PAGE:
Two point five inches, maybe. Guide David “Shoggie” Shogren (218/765-3197) called and said he went out and axed open a few holes and we were both out there within a couple hours. On my way north to meet him, the smaller lakes displayed varying degrees of ice coverage. Some were open in the middle. Some had open holes here and there. And some were frozen completely. The big lakes had ice cover only on shallow bays.
The problem with 2.5 inches of ice, aside from the scary factor (forgot my HT Picks of Life), is that the crappies can clearly see you standing 8 to 15 feet over their heads. First ice is fantastic? Not always.
We explored a couple hectares of ice around an 18-foot hole in the middle of an 8- to 10-foot flat and spotted no crappies or bluegills at all with our underwater cameras. We thought we might be spooking them by moving around, so we both sat in my two-man Fish Trap as darkness gathered, watching the ice slowly bow beneath us, creating a huge puddle around the shelter.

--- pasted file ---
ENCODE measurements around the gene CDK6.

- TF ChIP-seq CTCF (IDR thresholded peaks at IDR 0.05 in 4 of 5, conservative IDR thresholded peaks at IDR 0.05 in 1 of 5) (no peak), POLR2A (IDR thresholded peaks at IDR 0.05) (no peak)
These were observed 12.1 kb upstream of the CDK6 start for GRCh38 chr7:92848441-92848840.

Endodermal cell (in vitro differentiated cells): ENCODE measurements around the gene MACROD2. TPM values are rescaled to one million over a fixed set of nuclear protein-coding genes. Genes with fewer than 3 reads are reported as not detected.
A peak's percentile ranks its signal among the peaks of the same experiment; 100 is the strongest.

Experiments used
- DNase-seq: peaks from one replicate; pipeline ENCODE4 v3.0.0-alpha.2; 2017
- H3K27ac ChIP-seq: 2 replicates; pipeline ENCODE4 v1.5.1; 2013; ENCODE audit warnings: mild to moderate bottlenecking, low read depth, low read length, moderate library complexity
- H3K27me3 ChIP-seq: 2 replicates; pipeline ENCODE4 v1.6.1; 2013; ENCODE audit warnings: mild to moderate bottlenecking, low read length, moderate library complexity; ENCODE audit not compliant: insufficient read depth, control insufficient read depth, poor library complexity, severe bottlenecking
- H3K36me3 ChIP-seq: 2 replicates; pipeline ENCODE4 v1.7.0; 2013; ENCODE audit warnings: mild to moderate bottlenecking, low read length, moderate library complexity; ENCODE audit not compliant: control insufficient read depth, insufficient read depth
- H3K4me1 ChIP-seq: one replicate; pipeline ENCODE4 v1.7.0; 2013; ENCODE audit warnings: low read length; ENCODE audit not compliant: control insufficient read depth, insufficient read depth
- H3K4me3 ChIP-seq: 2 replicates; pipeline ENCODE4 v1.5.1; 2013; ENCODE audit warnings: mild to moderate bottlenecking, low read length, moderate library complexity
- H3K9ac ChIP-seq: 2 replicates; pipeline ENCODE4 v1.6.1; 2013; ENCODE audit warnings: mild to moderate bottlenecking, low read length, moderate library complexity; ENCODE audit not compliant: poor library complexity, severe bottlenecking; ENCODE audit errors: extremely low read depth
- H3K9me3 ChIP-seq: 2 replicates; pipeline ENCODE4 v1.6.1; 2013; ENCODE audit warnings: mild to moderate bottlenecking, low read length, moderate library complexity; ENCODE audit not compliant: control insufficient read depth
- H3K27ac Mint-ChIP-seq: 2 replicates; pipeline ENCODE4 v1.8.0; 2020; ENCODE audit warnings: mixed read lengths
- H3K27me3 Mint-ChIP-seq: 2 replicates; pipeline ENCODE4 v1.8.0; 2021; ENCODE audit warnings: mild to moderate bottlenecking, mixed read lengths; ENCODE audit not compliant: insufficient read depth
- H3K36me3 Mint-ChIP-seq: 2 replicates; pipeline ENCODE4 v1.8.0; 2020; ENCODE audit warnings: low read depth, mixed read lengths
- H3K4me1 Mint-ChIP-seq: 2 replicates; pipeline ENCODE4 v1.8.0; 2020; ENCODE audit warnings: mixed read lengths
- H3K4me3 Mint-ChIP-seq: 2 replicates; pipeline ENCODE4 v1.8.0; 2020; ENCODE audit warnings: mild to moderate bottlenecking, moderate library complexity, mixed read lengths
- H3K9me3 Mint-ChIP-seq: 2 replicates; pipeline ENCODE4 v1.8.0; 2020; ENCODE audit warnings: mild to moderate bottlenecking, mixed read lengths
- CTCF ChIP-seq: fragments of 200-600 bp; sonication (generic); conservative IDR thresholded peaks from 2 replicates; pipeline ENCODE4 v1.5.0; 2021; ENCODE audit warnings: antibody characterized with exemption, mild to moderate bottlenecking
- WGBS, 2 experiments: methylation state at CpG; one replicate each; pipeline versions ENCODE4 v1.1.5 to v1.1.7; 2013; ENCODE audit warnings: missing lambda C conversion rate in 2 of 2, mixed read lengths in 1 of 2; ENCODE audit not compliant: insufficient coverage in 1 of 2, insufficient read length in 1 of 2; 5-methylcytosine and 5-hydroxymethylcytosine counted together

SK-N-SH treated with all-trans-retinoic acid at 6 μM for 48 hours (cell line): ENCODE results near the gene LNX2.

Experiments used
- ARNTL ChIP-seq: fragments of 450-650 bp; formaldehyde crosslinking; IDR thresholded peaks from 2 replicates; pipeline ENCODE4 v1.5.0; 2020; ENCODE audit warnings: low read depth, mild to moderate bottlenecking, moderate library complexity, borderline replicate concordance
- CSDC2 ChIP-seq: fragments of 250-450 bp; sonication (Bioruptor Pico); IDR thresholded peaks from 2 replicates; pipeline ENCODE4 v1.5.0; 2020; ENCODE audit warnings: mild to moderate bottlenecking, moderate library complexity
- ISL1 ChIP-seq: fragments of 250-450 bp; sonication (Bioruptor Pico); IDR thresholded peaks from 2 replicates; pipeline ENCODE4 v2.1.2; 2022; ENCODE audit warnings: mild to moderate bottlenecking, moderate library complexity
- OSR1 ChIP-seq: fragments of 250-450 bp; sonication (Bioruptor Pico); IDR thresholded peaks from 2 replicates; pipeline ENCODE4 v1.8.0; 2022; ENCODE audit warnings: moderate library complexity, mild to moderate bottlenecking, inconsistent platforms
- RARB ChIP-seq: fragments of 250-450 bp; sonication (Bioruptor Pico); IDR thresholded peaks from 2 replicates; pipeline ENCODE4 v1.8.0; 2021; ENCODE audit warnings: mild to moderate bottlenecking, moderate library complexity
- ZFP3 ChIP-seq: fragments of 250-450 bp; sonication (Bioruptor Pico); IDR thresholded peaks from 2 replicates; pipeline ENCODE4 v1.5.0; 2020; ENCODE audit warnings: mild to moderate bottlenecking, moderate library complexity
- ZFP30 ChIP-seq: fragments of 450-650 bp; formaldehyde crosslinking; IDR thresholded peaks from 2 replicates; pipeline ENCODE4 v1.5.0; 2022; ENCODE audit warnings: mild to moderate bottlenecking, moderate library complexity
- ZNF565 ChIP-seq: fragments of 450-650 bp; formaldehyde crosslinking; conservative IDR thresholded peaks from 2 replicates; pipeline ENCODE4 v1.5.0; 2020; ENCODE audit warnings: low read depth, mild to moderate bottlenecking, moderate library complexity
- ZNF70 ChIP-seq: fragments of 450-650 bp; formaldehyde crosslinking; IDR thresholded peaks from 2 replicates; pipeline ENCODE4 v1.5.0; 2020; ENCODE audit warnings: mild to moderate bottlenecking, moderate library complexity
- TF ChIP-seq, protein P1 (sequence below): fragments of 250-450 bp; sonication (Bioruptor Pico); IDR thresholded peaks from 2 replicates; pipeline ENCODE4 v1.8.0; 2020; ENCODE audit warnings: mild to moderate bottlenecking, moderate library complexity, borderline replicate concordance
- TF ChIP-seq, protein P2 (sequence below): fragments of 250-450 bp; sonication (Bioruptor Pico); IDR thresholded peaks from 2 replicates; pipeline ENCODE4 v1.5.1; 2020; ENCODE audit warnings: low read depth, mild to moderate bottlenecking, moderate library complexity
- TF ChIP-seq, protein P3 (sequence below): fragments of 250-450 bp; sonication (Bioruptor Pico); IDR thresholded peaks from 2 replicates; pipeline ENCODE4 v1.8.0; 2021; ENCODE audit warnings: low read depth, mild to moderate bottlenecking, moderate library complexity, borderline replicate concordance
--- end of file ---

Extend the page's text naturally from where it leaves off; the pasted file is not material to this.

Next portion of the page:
This was a spot where Shoggie, a lifetime resident of the area, traditionally finds first-ice panfish every year. Not this year, apparently. Shoggie and I were out in my boat last week on open water, trying to locate crappies on a different lake before the ice set up and found only perch.
For weeks, the largemouth bass fishing has been slow, the smallmouths have lockjaw, the pike seemed to disappear in late fall, walleyes won’t bite very well, and even the panfish have been hard to find. The only explanation anyone offers is the weather. Can drastically different weather really change traditional patterns that much? In reality, ice-up isn’t occurring that much later than normal, but the weather is supposed to go back up to 50°F within the next week, which would be highly unusual around here during the first week of December. I still haven’t winterized my boat, and may not do it next week, either.
We stepped outside and looked north, across the lake. The north end was entirely open. “I know it’s open because I saw whitecaps on it earlier,” Shoggie said. He mentioned a bar near mid lake. “Maybe that’s where the crappies are,” he said. “Should have walleyes on it, too. Drops to 25 feet on the mid-lake side.” We stared across the thin ice, then looked at each other.
“You first,” I said.
He chuckled. We packed it up and shuffled off the ice in the gathering darkness.